Jackson: Broncos’ slow starts begins with ineffective run game

Slow start is an understatement.

The Broncos offense has been coming out flatter than a pancake. Whether that’s just Drew Lock or the entire offense, they seem unsure of themselves. In fairness, this offense is one of the youngest in the NFL and has had minimal time together, with offensive coordinator Pat Shurmur estimating they missed upwards of 1,400 reps in the offseason.

But right now, it’s almost as if we are watching them practice on Sundays, working out the kinks. They start to gel as the game wears on, and it’s great to see, but by then it is too late.

Like many “West Coast Offense” coaches, Shurmur scripts the first 15 plays of the game. Bill Walsh started the practice in San Francisco, which was later used by Mike Shanahan and many other successful NFL coaches. The theory is you want to mix in everything you’ve been working on all week. Everything you hope will be effective in the game. You want to try it all out in the first quarter.

The plays that work, you keep running. The ones that don’t, you scrap. Sometimes the situation calls for a different play than what’s on the script. For example, it could be third-and-8 but the next play on the script is a run. So you go off the script for a play, then you come back to it.

Walsh’s teams usually came out hot. So did Shanahan’s. Scripting the first 15 has worked in the past, so why isn’t it working with the Broncos now?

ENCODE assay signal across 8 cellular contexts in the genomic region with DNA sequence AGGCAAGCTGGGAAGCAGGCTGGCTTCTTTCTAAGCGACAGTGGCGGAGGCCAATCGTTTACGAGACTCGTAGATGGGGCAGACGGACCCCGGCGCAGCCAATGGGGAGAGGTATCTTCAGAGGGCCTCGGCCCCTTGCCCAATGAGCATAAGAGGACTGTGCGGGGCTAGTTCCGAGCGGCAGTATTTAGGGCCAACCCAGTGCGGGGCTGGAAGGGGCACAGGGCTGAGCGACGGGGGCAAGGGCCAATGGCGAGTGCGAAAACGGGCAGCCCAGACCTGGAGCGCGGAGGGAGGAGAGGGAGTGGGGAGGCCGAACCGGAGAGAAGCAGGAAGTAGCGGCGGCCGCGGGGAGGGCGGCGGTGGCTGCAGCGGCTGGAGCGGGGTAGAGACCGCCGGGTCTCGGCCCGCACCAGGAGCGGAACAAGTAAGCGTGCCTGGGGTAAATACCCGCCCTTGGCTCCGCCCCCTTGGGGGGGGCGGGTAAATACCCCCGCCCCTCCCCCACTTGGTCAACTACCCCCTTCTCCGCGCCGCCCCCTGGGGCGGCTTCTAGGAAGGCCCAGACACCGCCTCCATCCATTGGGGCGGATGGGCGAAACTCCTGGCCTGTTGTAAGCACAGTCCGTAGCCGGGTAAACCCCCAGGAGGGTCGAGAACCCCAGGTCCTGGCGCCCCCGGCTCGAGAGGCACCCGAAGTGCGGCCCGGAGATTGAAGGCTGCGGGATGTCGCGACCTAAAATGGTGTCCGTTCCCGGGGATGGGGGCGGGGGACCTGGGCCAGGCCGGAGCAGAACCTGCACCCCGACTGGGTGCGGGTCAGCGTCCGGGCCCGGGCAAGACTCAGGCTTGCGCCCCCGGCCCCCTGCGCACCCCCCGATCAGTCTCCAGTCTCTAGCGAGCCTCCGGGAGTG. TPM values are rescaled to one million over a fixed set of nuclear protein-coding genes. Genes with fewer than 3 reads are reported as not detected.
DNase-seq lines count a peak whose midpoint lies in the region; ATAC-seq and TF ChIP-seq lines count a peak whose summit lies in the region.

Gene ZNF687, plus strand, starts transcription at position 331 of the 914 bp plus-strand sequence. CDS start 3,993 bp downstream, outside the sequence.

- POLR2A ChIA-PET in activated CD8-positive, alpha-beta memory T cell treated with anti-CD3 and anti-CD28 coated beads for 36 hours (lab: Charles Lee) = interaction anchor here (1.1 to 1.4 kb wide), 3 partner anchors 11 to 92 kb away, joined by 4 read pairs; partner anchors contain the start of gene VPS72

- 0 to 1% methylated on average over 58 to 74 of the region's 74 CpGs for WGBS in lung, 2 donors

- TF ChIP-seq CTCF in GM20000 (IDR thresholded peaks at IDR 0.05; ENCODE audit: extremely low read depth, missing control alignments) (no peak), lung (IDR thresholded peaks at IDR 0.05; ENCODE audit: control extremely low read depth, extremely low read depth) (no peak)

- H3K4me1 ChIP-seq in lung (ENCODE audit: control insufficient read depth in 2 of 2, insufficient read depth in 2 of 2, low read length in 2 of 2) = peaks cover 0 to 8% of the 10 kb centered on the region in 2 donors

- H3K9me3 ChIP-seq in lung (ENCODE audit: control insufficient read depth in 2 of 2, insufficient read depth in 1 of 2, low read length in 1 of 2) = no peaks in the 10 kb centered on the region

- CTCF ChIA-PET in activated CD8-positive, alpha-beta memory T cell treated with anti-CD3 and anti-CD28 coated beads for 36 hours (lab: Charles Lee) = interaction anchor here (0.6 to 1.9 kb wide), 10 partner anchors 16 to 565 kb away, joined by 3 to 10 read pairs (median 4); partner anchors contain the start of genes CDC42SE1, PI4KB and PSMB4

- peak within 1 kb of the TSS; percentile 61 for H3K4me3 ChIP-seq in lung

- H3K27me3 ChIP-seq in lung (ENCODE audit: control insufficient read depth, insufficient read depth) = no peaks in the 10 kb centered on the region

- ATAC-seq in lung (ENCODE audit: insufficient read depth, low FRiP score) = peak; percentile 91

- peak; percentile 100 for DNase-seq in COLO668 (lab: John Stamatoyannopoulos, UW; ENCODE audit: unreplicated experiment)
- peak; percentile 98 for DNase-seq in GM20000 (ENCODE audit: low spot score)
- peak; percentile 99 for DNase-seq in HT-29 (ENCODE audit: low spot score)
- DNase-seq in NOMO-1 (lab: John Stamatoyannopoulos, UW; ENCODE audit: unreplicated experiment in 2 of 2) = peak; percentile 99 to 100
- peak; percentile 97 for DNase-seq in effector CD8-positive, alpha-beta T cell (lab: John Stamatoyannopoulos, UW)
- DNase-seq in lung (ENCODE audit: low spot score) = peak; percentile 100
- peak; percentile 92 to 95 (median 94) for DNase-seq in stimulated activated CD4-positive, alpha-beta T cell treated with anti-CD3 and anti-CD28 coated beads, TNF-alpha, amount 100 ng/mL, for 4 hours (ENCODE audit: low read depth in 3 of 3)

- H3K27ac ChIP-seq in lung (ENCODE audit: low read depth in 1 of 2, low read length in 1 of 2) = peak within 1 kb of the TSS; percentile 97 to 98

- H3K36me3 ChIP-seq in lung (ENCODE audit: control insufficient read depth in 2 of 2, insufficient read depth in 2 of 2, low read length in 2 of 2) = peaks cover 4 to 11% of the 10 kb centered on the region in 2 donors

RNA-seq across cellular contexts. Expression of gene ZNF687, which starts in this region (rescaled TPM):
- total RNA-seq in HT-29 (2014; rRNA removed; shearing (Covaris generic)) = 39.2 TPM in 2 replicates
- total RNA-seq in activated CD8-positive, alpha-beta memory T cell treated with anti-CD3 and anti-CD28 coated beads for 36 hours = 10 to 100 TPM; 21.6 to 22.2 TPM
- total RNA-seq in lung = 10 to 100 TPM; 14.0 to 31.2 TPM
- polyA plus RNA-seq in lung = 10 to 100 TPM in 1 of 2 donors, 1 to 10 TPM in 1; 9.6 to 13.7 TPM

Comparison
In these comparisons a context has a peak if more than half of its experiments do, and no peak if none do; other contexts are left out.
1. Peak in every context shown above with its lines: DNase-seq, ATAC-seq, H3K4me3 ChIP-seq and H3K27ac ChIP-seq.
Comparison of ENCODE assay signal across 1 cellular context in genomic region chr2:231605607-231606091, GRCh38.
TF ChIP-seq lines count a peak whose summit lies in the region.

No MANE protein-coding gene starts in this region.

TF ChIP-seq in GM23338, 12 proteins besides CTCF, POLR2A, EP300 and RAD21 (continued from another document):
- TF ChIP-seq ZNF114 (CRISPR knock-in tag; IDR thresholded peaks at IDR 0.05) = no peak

As someone who wants to see the Broncos establish the run, I find myself scratching my head when they line up in three-receiver, shotgun formations and hand the ball off. They are relying on two unimposing rookie receivers and a tight end in motion to make crucial blocks in bunch formations to help spring the running back. The result is that the Broncos are averaging 3.7 yards a carry on first down. (By comparison, the league average is 4.3.) Thus, when the Broncos run play-action off the same formation, defenses don’t fear the run.

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In my mind, the most effective personnel group for the Broncos run game is two tight ends on the line of scrimmage, two receivers and one running back. This is called “Tiger.” Tiger personnel puts bigger men out on the field and on the line of scrimmage next to the tackles. This creates a more effective push and stretches running lanes laterally, giving ball carriers bigger holes to run through.

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Source:: The Denver Post – Sports


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